New Delhi, April 18 (IANS) There is “incontrovertible” evidence that the Adani project at Gujarat’s Mundra has violated and not complied with environmental clearance conditions, said a government panel Thursday and called for imposing fine of Rs.200 crore for the environmental damage.
Based on complaints received, the union environment ministry had set up a committee to examine allegations of environmental destruction and non-compliance.
The five-member committee, headed by environmentalist Sunita Narain, included officials from the environment ministry and experts on coastal ecosystems and disaster management.
The committee, which submitted its report Thursday, used remote sensing technology to assess environmental damage that had occurred over the past decade.
It also called for cancelling environmental clearance of the North Port, contending it will lead to an increase in the mangrove conservation area and ensure ecological balance in this coastal zone.
It further said that the ministry should create an Environment Restoration Fund, which should be one percent of the project cost (including the cost of the thermal power plant) or Rs.200 crore, whichever is higher. This fund should be used for remediation of environmental damage in Mundra and for strengthening the regulatory and monitoring systems.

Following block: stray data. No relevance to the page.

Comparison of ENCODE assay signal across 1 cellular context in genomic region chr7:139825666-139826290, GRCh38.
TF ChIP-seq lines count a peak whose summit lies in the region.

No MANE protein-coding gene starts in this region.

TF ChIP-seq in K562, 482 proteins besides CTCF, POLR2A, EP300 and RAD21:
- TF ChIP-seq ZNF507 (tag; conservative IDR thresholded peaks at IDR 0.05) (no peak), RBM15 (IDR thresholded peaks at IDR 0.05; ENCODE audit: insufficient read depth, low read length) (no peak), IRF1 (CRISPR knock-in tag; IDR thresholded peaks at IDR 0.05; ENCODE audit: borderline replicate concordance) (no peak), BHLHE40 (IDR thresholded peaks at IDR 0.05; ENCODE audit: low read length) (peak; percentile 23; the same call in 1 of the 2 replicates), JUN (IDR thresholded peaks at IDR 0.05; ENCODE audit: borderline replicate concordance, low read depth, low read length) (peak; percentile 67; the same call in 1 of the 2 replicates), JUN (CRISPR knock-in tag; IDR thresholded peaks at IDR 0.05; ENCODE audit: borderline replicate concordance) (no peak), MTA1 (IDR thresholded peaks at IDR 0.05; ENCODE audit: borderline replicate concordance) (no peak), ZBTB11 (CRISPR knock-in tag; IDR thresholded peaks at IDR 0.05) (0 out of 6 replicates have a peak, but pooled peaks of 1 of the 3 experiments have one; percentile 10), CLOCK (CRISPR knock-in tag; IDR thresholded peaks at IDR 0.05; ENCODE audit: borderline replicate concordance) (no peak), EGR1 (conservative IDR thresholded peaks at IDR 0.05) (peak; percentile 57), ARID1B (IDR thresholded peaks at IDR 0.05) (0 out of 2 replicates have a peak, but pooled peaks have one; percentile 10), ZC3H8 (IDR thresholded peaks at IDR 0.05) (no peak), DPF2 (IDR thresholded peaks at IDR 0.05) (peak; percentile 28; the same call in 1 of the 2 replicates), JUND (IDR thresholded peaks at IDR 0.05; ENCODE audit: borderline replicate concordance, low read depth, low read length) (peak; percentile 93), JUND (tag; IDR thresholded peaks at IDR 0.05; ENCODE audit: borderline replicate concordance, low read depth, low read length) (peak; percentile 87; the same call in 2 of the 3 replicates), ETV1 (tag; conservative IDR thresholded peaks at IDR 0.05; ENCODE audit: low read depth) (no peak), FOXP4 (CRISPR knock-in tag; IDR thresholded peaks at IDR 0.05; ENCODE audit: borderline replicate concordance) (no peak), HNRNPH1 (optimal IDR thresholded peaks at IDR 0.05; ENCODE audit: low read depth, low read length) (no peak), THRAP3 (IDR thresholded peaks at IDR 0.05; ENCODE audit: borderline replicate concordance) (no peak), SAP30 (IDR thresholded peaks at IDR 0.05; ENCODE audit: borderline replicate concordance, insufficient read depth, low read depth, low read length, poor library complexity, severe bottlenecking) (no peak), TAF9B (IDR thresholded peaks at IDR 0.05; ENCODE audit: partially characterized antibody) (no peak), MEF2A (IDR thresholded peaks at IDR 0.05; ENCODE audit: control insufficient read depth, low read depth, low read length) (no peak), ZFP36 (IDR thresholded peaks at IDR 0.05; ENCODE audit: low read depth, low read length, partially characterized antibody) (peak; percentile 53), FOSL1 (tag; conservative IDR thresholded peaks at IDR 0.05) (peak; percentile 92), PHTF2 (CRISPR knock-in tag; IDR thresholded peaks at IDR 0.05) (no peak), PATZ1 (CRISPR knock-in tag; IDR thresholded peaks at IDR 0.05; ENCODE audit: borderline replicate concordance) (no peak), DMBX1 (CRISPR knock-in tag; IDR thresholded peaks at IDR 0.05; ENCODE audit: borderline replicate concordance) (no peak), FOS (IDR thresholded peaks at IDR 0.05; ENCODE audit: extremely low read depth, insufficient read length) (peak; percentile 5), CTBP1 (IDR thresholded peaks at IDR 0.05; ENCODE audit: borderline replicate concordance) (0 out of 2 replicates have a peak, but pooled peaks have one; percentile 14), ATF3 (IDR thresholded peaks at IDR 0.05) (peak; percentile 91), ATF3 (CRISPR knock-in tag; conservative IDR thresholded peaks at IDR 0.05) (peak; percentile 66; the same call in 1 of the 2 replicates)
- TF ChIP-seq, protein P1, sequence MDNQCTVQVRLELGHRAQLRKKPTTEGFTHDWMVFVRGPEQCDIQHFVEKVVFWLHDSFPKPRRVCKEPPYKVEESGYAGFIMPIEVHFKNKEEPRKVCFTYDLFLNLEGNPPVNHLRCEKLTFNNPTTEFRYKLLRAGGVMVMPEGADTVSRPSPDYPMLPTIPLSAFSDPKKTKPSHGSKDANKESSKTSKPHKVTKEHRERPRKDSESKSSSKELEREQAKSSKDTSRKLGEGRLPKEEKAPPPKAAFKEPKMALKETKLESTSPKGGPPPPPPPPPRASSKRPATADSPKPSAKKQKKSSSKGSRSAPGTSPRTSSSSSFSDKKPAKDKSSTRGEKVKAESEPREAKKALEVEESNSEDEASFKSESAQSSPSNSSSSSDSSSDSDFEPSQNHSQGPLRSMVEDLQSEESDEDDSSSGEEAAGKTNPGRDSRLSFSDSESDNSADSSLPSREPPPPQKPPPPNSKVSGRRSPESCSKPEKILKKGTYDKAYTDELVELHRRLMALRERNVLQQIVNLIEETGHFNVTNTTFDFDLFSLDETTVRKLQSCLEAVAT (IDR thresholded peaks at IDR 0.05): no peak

“The committee in its investigations has found that there have been instances to circumvent statutory procedures by using different agencies, at the centre and state, for obtaining clearances for the same project,” said Narain.
She said the public hearing procedure, which is a critical part of project clearance and helps to understand and mitigate the concerns of local people, has also been bypassed on one pretext or another.
The fisher community, which depends on the coasts for their livelihood, is the worst hit by these changes.
“The development on the coast, on their land has clearly left little space for them,” said Narain.
The committee found widespread destruction of mangroves and about 75 hectares of mangroves have been lost in Bocha Island, which was declared as a conservation zone under the environmental clearance conditions.
It highlighted that the company has not taken stipulated measures to ensure that the channels that bring large volumes of seawater for use in the thermal power plant and then discharge as well as the storage tank is lined so that there is no chance of salinity contamination in groundwater.
The committee notes that post-clearance monitoring is the weakest area, and needs urgent strengthening.
“If monitoring was rigorous, public and credible, there would have been no need for this committee. We have recommended that there is a need to create a monitoring system to ensure that corrective action suggested by this report is taken within a time-bound manner,” Narain added.